The Joplin Globe, Joplin, MO


February 14, 2011

Mark Schuster, movie review: Stars’ early works worthy of a movie night

JOPLIN, Mo. — We all have skeletons in our closets. The entertainment industry is loaded with them.

Stars who have gone on to be living legends often start out small and have at least a handful of shady projects on their resumes. Today I focus on two such projects, obscure movies from the early 1970s with big stars and plenty of gumption that have been unjustly forgotten.

“Prime Cut”

I have two words for you: human sausage. “Has anyone seen Larry?” “No, but my, aren’t these sausages delicious? So tender and juicy É”

So it goes in “Prime Cut,” the demented 1972 potboiler starring Lee Marvin, Gene Hackman and Sissy Spacek in her first screen role.

Hackman steals the show as Kansas City meat wholesaler “Mary Ann,” perpetually chewing everything the movie places in his path, from scenery to the omnipresent sausages. Marvin plays a tough Chicago face-cruncher sent as an agent of “persuasion” after Mary Ann reneges on a debt.

When Marvin arrives on the scene and realizes that Mary Ann is peddling more than sides of beef, things get mighty sticky in Kansas City.

“Prime Cut” is a small, tight film that does what it does economically and with an amusing flair for the perverse. All the scenes that other movies of this ilk would cloak in darkness, “Prime Cut” sets during the blazing light of day.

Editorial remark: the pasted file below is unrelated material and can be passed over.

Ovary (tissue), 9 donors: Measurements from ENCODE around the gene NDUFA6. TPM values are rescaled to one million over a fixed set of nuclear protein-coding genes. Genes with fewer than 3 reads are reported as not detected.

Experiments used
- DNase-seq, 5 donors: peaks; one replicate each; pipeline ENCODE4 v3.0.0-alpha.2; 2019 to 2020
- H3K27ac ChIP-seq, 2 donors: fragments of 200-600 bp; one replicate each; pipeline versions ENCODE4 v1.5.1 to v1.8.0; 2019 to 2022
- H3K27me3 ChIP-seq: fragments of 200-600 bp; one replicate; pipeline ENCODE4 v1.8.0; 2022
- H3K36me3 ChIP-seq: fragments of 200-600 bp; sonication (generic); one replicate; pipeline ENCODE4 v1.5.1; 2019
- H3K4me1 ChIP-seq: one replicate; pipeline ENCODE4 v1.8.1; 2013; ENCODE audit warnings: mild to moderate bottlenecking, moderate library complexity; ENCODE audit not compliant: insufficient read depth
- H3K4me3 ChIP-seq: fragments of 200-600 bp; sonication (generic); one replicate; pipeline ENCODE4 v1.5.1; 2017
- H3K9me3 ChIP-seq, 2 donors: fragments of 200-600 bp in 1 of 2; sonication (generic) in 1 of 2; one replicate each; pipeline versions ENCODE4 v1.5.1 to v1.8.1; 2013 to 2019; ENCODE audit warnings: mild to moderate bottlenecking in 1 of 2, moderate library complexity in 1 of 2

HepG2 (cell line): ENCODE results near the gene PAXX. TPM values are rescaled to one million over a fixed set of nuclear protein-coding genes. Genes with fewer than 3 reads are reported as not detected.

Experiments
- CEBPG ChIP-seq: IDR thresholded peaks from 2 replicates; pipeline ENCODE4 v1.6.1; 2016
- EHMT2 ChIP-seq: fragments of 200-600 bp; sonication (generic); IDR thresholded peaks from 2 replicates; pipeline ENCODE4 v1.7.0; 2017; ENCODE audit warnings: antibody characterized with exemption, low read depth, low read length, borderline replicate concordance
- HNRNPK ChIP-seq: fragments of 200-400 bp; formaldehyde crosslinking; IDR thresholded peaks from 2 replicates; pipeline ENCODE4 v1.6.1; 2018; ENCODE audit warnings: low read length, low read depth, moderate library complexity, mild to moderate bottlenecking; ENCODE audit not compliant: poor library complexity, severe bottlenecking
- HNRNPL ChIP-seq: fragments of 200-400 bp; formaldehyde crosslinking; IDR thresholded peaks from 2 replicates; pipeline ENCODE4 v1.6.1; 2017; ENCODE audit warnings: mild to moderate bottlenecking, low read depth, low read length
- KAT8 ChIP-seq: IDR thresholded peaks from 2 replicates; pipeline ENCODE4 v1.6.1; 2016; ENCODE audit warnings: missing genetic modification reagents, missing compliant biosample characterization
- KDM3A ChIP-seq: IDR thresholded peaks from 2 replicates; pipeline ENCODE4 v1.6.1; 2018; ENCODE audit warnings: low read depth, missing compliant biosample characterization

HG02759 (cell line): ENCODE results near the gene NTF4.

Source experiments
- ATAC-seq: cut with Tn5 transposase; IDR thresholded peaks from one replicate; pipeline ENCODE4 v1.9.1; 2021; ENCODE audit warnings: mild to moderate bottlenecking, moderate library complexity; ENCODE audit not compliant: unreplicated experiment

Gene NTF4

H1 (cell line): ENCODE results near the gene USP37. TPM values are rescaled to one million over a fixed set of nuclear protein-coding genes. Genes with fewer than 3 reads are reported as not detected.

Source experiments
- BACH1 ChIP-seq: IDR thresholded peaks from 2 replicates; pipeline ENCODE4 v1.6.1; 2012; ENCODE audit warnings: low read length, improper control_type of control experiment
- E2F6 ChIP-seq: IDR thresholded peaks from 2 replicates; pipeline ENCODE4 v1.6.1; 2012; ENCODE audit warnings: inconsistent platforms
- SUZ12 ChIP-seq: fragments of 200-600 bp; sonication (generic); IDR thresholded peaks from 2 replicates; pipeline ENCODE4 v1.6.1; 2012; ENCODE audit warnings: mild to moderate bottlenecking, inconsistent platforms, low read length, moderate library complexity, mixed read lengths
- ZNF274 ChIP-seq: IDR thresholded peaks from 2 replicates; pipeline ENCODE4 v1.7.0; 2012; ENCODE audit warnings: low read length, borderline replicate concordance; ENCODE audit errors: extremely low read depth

Nude, drugged and dazed young orphans (of whom Spacek is one) are kept in pens and sold like cattle. A chase scene involving a combine harvester running roughshod through a wheat field is particularly memorable, as is the film’s climactic shootout. Music by Lalo Schifrin (”Dirty Harry”) provides a subtle, jazzy backbeat that keeps things moving.

“Prime Cut” is not a classic by any stretch of the imagination. It didn’t change society, and you won’t feel compelled to question everything you believe in after you watch it.

But it is a guilty pleasure; a grungy, sleazy, high-cholesterol thriller, hot-blooded and warm on a cold winter’s night.

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